Man accused of touching Amber Gibson’s body had ‘gap’ in phone record

Stephen Corrigan is accused of inappropriately touching and concealing the teenager's body after it was discovered in Cadzow Glen.

Man accused of touching Amber Gibson’s body had ‘gap’ in phone record Police Scotland

Jurors have been shown an analysis of data from mobile phones belonging to the man accused of inappropriately touching the dead body of teenager Amber Gibson.

Computer expert James Borwick gave evidence at the murder trial at the High Court in Glasgow on Friday after being called by the defence, discussing a report he had produced after analysing two of the man’s mobile phones.

Stephen Corrigan, 45, is accused of discovering the teenager’s body but, instead of alerting emergency services, he is alleged to have inappropriately touched and concealed her body between November 26 and 28 2021.

The 16-year-old was discovered at Cadzow Glen, Hamilton, on Saturday, November 28.

Her brother, Connor Gibson, 20, also known by the surname Niven, is on trial accused of her murder.

Corrigan’s defence agent, Rhonda Anderson, discussed the report with Mr Borwick, who had analysed which networks the phones had connected to over the weekend of November 26-28, 2021.

Jurors were shown the report for more than two hours, which detailed that one of the phones was connected to a wifi network called the “dookit” during much of the weekend in question.

This network was at the address of Corrigan’s father, William Corrigan, the court heard.

However, there was a period on the afternoon of Saturday November 27, 2021, when the phone was connected to a mobile wifi device and it was not possible to determine its location, Mr Borwick’s report said.

Ms Anderson asked the witness about phone call data and where the calls took place.

She said: “You only found two occasions the phone was in the Hamilton area, the third of November and the 16th of November?”

Mr Borwick replied: “Yes”.

His report was read out to the jury, with the conclusion saying: “None of the cell sites were connected with Cadzow Glen or Hamilton.”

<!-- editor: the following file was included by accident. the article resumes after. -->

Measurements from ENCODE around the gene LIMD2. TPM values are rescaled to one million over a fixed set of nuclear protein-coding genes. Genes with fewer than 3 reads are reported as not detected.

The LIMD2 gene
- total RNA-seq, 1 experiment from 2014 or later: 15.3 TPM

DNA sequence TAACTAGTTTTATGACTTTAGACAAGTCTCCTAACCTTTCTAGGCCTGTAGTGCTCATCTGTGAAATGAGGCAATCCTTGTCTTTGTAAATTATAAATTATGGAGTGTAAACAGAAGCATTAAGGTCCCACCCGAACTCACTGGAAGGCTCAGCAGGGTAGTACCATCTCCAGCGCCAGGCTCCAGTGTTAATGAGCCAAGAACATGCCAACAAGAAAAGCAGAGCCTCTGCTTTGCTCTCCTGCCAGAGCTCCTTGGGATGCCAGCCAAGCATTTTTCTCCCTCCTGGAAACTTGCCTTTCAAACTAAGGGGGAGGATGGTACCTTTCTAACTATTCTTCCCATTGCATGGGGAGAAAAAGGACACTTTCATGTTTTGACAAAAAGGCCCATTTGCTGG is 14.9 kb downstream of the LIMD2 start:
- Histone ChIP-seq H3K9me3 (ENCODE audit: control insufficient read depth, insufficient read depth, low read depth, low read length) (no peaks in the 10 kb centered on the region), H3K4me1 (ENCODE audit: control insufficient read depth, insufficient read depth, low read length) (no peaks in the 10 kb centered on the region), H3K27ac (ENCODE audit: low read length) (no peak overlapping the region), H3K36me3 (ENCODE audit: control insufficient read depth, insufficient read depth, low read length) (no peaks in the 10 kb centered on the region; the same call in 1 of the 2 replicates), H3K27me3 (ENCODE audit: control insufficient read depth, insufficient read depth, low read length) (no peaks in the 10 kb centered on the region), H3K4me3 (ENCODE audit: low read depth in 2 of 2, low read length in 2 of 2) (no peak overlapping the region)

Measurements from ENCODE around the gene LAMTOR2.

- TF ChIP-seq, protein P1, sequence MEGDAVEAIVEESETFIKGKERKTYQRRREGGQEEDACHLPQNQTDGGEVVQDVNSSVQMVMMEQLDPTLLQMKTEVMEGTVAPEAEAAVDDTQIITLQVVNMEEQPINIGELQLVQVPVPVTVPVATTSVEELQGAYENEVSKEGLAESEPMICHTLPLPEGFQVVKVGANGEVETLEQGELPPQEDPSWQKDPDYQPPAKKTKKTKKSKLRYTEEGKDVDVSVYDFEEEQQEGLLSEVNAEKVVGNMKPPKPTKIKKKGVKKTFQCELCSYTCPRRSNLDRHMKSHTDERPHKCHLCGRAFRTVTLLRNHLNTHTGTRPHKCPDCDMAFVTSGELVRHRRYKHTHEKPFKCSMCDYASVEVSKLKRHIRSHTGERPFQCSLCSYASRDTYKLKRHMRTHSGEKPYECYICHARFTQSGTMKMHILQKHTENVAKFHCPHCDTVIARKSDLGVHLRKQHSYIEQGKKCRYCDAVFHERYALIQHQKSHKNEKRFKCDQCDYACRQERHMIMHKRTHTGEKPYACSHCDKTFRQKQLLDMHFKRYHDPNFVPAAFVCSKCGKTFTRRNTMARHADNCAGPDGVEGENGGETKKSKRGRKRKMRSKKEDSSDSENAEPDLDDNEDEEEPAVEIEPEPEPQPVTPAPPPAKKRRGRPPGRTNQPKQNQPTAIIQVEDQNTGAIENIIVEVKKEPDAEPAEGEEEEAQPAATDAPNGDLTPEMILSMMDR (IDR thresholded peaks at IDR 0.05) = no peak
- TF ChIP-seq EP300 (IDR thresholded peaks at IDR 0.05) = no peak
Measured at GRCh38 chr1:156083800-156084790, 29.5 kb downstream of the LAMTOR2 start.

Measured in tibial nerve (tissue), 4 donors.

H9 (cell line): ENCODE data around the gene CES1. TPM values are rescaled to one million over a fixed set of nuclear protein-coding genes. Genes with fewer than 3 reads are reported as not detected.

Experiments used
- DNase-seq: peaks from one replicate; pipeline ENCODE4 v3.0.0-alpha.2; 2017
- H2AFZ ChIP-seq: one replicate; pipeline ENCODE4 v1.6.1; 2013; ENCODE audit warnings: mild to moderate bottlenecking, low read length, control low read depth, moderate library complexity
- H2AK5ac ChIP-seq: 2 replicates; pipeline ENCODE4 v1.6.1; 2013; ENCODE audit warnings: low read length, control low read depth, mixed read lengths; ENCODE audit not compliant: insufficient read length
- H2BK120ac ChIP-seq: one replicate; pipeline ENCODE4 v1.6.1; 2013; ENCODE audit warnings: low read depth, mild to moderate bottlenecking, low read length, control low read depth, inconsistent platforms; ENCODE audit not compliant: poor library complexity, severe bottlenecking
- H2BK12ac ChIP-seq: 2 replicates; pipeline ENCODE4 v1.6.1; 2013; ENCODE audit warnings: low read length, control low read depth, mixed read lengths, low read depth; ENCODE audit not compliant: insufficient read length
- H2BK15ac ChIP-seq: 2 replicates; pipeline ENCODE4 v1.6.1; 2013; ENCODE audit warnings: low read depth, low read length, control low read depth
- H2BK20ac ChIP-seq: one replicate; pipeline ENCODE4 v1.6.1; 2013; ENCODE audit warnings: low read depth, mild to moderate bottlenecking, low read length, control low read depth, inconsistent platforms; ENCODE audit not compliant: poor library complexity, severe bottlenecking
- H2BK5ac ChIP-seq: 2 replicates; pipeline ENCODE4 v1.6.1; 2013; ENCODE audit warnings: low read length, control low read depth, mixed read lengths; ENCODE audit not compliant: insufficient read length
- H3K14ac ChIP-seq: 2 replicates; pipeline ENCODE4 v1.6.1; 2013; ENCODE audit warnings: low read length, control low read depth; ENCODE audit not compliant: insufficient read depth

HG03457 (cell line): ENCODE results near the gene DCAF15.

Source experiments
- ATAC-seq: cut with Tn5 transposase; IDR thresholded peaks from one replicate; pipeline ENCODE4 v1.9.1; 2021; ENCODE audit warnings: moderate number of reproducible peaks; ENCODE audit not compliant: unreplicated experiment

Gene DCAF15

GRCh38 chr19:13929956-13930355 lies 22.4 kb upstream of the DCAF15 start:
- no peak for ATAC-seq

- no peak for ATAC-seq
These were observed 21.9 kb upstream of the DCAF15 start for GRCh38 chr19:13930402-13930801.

Advocate depute Richard Goddard KC also questioned the computer expert on Friday.

He put it to Mr Borwick that there was a mistake in his report, in that its conclusion did not reflect the “gap” on the Saturday afternoon.

Mr Goddard said: “In the points of time that the mobile is connected to this mobile device, do you know where it is?” Mr Borwick said: “No.”

The advocate depute asked “is there a mistake in your report?” to which he replied “yes, there is”.

Mr Goddard said: “Do you acknowledge that there are gaps where you cannot tell where the Alcatel phone is?” Mr Borwick replied: “Yes.”

Ms Anderson then questioned the witness again, where he agreed that an earlier part of his report made it “plain and clear” that there was a gap in the connection to the “dookit” network.

Connor Gibson, 20, is accused of sexually assaulting and murdering his sister, Amber, and repeatedly inflicting blunt force trauma to her head and body on November 26, 2021.

Prosecutors also allege he compressed the teenager’s neck with his hands and strangled her with the intention to rape her.

Both men deny the charges against them, with Corrigan’s defence agent lodging a special defence of alibi on his behalf.

Later on Friday, jurors were shown a joint minute agreed between Corrigan’s defence and the prosecution.

It showed that on November 22 Corrigan attended a hospital appointment where he was diagnosed with an incomplete dislocation of one of his shoulders.

Evidence for the defence concluded on Friday, with Lord Mulholland saying that closing speeches from the prosecution and two defence teams will take place on Monday.

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